RALEIGH, N.C. — When most consumers use Amazon’s friendly voice-activated assistant, they probably think they’re just dealing with the famous Alexa. It turns out, however, Alexa is just a “middle woman” for countless third parties that could put your private information in harm’s way. Researchers from North Carolina State University reveal that Alexa has a number of vulnerabilities when dealing with the programs users interact with via the popular Amazon device.
“When people use Alexa to play games or seek information, they often think they’re interacting only with Amazon,” says study co-author Anupam Das in a university release. “But a lot of the applications they are interacting with were created by third parties, and we’ve identified several flaws in the current vetting process that could allow those third parties to gain access to users’ personal or private information.”
The danger stems from the thousands of programs, or skills, that can run on Alexa. These skills function like the apps on a smartphone, which do everything from play music to order groceries. Study authors say Amazon has sold at least 100 million Alexa devices and there are currently over 100,000 skills users can install. Since the vast majority of these programs are created by third parties and have access to homes all around the world, researchers set out to identify any security issues in this relationship.
The team used an automated program to gather over 90,000 different skills from seven different skill stores. They then created a review process which thoroughly analyzed each of these programs.
One of the first problems researchers discovered was that skill stores display the name of the developer publishing the program. While this may sound like a good thing, the study finds Amazon does not actually verify that this developer is the real one. Simply put, the skill’s developer can claim to be anyone they want.
Researchers warn that this makes it easy for a malicious attacker to register software under the name of a trustworthy company. From there, they can fool users into thinking the skill is coming from a reputable source — aiding in phishing attacks.
Are Alexa’s ‘skills’ pulling a bait-and-switch?
The report also shows that Amazon allows more than one skill to use the same activation phrase.
“This is problematic because, if you think you are activating one skill, but are actually activating another, this creates the risk that you will share information with a developer that you did not intend to share information with,” explains Das, an assistant professor of computer science at NC State. “For example, some skills require linking to a third-party account, such as an email, banking, or social media account. This could pose a significant privacy or security risk to users.”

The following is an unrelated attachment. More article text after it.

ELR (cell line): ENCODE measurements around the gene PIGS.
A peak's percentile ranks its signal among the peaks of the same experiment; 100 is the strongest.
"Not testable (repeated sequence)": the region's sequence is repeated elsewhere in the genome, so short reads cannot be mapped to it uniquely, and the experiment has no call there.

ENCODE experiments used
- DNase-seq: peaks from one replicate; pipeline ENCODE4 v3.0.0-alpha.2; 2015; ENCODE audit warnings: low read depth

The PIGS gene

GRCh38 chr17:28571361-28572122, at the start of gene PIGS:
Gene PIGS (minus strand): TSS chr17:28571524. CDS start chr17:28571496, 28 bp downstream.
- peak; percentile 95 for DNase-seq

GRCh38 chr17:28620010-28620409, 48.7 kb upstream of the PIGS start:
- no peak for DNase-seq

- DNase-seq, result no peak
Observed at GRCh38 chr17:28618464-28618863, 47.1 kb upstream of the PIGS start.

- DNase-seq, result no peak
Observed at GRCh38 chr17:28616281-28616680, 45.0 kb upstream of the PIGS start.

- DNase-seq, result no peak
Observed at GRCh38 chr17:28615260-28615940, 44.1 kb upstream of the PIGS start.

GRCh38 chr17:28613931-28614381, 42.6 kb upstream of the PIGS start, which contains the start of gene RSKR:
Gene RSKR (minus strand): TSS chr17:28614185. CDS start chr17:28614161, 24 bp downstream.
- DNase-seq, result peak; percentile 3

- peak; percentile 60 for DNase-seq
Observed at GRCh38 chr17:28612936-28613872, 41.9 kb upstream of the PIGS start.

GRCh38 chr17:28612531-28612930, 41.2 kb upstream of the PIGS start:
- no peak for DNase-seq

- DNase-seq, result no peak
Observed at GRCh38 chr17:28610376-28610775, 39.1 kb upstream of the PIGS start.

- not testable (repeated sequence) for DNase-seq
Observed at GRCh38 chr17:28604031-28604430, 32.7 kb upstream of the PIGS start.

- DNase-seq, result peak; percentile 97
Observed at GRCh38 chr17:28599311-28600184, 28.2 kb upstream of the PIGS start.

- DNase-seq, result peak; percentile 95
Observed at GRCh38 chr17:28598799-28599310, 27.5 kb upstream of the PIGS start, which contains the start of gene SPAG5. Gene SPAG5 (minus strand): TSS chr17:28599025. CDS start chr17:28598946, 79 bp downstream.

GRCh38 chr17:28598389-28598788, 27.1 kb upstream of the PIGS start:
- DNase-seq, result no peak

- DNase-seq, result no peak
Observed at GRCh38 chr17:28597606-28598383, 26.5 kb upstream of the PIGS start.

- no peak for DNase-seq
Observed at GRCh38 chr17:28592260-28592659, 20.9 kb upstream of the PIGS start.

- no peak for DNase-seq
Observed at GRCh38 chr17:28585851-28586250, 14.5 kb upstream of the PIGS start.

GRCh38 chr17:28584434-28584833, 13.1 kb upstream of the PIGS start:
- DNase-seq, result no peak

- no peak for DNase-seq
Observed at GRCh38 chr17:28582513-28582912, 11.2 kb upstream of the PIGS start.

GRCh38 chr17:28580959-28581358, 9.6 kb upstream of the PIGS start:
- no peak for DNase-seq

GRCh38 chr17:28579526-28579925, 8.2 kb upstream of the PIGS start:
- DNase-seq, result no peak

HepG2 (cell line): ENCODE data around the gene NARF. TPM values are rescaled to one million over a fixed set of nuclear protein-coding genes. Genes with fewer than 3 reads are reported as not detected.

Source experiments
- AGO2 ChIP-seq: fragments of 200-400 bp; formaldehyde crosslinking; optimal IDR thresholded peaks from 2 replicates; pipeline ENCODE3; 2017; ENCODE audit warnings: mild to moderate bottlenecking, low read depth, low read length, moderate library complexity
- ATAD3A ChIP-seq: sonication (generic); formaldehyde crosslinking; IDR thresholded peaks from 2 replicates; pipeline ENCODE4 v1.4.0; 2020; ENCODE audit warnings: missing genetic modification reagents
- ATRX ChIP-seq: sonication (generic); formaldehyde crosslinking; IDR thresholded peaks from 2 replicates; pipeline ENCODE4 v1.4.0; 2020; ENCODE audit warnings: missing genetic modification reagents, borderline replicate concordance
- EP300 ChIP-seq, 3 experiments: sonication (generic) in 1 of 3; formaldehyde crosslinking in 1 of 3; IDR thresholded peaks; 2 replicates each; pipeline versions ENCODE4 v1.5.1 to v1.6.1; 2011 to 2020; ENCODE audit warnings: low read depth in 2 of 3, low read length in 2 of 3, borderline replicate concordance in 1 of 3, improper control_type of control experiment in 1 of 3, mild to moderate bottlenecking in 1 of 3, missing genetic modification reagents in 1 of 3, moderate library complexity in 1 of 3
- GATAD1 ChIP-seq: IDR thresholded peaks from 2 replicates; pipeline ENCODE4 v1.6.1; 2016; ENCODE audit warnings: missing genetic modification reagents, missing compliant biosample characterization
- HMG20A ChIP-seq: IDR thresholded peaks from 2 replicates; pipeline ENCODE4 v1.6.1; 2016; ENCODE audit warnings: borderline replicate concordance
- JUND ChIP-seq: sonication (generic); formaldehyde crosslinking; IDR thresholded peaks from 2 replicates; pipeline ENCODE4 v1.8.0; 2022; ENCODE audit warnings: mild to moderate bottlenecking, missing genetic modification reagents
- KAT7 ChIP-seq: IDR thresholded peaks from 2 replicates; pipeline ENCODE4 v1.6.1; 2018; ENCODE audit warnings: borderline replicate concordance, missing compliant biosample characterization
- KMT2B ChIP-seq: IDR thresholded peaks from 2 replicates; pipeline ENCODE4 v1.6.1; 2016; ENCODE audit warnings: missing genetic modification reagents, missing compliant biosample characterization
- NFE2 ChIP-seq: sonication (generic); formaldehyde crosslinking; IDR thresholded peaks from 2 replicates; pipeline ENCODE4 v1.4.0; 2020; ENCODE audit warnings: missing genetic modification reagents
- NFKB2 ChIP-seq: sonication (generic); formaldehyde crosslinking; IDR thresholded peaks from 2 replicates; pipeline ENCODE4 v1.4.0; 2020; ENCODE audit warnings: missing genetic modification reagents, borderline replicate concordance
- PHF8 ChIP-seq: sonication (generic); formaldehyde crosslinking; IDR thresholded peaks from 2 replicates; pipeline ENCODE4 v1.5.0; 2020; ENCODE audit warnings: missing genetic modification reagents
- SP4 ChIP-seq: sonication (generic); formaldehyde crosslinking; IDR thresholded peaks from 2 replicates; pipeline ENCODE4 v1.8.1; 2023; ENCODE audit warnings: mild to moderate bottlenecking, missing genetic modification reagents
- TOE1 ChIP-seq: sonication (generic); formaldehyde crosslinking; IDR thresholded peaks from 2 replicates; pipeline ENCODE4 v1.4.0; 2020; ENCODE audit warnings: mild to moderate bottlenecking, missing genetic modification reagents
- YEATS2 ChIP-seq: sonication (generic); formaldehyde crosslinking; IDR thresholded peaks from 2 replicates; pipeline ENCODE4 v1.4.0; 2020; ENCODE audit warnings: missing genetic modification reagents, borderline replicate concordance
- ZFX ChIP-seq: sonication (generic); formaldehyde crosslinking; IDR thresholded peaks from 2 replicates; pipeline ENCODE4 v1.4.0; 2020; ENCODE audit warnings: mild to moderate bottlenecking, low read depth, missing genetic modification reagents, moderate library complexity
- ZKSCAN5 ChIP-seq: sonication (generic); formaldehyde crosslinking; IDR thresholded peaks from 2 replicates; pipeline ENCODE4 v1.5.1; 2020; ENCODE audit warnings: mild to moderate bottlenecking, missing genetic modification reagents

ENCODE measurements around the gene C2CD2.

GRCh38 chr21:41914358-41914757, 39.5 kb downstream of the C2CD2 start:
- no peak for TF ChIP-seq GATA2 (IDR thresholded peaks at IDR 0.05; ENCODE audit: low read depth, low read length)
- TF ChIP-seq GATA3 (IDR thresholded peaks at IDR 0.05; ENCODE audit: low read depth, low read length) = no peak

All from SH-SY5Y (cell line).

Additionally, study authors showed that developers can change their program’s code after placing the skill in stores. Changing the code in the back end allows publishers to potentially alter service agreements Amazon initially approved for use. Developers could conceivably request more sensitive information from users than what Amazon was originally willing to allow.
“We were not engaged in malicious behavior, but our demonstration shows that there aren’t enough controls in place to prevent this vulnerability from being abused,” Das says.
What is Amazon doing to police skills?
The study finds Amazon does have some privacy protections which guard a user’s information. These mainly watch over personal data including location data, full names, and phone numbers.
“This release isn’t long enough to talk about all of the problems or all of the recommendations we outline in the paper,” Das concludes. “There is a lot of room for future work in this field. For example, we’re interested in what users’ expectations are in terms of system security and privacy when they interact with Alexa.”
The NC State team outlined a number of recommendations on how Amazon can better secure their systems. These include Amazon validating the identities of skill developers and using audio or visual cues to inform users they’re using a skill created by a third party.
Researchers presented the findings at the Network and Distributed Systems Security Symposium 2021 in February.